The Walker was extremely bouncy and so very different from the Jaques that it did not long survive because no one would play in the events using the balls. The Birkdale (developed at Southport) fared better and is still occasionally used, though production ceased a few years ago. It was bouncier than the Jaques, with good rushing action, but it was more difficult to make the back ball advance in the croquet shot. As a good ball that was nonetheless not widely accepted, the Birkdale proved that to find market acceptance, any new croquet ball would have to perform similarly to the Jaques Eclipse.
Nevertheless, Jaques has not achieved a monopoly in Britain, where tournament producers exercise free choice of a variety of approved balls. Richard Hilditch researched the balls announced for 1997 tournaments in Britain and found that Jaques was the choice of slightly more than half, with Barlow (either XT or GT) a strong second place, and a few events using Birkdale or Dawson balls.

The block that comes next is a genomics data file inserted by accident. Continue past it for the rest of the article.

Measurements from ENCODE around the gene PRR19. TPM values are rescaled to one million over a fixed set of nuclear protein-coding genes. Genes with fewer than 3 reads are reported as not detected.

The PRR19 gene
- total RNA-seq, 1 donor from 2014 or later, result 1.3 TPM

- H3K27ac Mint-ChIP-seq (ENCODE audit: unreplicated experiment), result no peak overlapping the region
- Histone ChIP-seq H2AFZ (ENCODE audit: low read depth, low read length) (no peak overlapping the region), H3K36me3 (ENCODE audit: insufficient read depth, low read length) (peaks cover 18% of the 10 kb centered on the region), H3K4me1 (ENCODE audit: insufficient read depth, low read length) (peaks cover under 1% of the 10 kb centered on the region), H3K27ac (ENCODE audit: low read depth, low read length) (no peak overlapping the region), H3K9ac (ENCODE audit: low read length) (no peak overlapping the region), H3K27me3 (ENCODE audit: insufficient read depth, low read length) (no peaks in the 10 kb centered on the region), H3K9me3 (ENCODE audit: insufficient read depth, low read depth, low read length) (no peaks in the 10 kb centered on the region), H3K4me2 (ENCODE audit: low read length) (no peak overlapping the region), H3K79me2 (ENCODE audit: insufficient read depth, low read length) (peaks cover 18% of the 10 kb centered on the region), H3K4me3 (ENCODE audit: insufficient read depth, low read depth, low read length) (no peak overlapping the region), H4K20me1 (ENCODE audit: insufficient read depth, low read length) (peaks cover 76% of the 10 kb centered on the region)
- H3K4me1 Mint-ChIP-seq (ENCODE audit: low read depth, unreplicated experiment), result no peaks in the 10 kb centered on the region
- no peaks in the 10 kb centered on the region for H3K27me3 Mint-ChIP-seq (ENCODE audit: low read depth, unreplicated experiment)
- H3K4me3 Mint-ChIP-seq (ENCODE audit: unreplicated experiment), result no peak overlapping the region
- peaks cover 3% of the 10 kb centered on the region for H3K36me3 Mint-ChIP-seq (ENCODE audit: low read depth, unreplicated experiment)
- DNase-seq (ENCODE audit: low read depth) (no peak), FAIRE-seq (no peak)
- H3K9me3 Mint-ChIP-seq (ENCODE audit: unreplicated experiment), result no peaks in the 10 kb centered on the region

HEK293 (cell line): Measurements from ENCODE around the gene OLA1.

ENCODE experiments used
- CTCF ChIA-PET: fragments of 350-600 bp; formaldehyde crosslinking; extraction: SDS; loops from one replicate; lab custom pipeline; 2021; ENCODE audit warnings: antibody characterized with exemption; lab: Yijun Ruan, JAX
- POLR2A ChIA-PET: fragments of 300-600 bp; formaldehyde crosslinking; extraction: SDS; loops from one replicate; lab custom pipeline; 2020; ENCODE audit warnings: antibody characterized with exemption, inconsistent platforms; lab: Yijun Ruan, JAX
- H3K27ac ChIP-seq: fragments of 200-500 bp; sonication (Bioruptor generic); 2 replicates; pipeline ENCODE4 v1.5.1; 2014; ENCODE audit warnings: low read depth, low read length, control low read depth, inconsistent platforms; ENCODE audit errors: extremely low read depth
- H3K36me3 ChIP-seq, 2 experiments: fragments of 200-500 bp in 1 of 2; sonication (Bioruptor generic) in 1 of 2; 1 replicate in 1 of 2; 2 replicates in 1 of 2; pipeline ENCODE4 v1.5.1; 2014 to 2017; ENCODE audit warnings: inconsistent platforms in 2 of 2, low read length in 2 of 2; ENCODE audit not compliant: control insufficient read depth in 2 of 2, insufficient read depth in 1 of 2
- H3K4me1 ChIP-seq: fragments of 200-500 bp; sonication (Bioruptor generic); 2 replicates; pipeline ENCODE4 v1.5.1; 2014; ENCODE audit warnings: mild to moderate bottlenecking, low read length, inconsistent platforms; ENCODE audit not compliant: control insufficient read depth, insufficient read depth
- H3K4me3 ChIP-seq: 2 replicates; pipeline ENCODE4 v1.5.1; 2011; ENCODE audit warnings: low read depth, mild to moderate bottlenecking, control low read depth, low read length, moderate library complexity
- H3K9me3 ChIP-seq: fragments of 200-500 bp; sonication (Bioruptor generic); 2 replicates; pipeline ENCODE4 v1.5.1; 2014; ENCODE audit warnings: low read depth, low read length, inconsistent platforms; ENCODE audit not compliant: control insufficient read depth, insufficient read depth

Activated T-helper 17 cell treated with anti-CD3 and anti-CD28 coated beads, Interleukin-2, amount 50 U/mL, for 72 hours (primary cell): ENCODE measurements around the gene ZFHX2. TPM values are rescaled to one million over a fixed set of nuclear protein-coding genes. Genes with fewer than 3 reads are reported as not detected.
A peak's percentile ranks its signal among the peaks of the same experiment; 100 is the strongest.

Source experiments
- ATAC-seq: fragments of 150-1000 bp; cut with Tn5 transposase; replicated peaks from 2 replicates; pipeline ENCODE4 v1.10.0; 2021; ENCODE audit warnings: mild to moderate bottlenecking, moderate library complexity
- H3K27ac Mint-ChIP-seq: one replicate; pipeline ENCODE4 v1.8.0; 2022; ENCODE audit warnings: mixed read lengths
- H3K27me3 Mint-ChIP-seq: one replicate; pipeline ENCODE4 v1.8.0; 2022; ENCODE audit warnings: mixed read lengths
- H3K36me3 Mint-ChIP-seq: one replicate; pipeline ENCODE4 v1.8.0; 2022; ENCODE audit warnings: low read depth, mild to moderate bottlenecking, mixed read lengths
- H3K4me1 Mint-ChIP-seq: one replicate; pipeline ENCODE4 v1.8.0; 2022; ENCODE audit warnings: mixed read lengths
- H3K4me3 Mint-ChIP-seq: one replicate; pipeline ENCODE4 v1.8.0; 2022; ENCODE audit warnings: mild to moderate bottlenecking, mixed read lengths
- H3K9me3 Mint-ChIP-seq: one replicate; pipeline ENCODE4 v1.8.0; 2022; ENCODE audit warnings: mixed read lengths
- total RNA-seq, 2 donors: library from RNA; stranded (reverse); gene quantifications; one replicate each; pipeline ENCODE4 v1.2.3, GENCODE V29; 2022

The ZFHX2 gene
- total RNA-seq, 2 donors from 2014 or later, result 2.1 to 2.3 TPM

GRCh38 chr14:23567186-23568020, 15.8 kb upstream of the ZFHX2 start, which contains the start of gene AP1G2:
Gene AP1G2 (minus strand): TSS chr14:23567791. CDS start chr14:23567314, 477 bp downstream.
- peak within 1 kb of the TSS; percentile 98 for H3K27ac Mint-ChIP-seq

If a new Jaques plastic ball doesn't make it through the testing process, there are still two balls to choose from which are - in addition to the Eclipse - approved by the CA and licensed by the World Croquet Federation: The Barlow GT (manufactured in South Africa, the officially approved ball of the United States Croquet Association and currently the most popular plastic ball worldwide) and the Dawson 2000 (Mark 2), manufactured in Australia and with its core market on that continent.
Waiting in the wings: the American-made "Ultimate" ball
A fourth ball met the testing standard and was granted a three-year license in 1994 by the WCF - the "Ultimate" ball, of American manufacture. The Ultimate could find no market niche, however, and the developer could not generate sufficient orders to merit its continued production. It's WCF license lapsed on May 31, 1997. Since it has already passed the test, its license could be renewed.